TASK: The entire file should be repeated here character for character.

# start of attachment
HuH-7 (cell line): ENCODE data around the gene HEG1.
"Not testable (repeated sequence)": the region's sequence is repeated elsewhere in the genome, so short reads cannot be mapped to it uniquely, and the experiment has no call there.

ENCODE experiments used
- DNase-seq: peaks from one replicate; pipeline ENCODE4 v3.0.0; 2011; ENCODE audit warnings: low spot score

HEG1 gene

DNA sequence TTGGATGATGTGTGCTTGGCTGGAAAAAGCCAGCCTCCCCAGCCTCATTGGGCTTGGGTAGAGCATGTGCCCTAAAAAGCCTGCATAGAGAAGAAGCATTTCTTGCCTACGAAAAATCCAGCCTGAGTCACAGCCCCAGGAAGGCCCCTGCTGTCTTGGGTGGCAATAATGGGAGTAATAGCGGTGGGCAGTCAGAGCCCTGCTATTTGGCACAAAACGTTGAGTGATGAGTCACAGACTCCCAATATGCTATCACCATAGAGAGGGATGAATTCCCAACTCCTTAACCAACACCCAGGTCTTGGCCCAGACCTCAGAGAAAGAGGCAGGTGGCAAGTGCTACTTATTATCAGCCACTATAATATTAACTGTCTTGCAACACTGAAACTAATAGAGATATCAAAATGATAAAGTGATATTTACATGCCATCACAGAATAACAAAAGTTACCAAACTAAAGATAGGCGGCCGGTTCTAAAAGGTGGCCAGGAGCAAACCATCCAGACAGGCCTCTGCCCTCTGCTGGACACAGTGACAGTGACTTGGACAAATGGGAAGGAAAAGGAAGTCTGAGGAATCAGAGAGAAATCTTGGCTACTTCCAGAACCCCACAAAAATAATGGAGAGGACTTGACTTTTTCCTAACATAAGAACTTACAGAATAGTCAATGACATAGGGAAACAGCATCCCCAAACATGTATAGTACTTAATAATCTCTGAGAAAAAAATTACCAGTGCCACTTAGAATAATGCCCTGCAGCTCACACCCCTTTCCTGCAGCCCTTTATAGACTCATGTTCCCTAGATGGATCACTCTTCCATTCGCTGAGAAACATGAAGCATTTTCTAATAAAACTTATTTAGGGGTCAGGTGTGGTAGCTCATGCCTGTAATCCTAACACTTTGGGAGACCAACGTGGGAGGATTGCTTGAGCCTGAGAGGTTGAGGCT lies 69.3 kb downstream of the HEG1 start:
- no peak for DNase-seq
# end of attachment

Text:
HuH-7 (cell line): ENCODE data around the gene HEG1.
"Not testable (repeated sequence)": the region's sequence is repeated elsewhere in the genome, so short reads cannot be mapped to it uniquely, and the experiment has no call there.

ENCODE experiments used
- DNase-seq: peaks from one replicate; pipeline ENCODE4 v3.0.0; 2011; ENCODE audit warnings: low spot score

HEG1 gene

DNA sequence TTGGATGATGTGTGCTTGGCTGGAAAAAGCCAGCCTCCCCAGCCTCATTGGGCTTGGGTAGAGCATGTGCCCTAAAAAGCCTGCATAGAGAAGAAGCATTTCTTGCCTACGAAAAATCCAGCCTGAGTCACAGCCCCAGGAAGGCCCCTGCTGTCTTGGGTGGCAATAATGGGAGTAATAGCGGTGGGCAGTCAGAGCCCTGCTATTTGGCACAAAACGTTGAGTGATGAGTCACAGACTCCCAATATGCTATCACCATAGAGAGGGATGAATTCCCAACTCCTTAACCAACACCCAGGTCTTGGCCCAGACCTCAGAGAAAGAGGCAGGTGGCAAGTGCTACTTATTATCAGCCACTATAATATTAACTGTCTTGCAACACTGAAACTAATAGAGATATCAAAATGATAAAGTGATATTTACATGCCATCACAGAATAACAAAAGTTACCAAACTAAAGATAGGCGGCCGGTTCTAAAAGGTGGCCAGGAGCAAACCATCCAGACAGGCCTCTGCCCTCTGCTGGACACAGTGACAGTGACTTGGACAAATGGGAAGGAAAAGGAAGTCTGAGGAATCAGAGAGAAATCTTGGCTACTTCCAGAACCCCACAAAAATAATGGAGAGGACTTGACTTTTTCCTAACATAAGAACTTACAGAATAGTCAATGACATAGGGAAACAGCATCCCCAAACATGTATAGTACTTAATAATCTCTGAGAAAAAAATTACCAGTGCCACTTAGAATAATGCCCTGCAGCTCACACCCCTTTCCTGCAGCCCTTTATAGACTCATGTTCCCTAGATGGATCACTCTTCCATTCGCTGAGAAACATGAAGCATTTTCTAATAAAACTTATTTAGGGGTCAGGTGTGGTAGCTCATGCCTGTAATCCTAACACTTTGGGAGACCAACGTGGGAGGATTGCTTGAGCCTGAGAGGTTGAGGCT lies 69.3 kb downstream of the HEG1 start:
- no peak for DNase-seq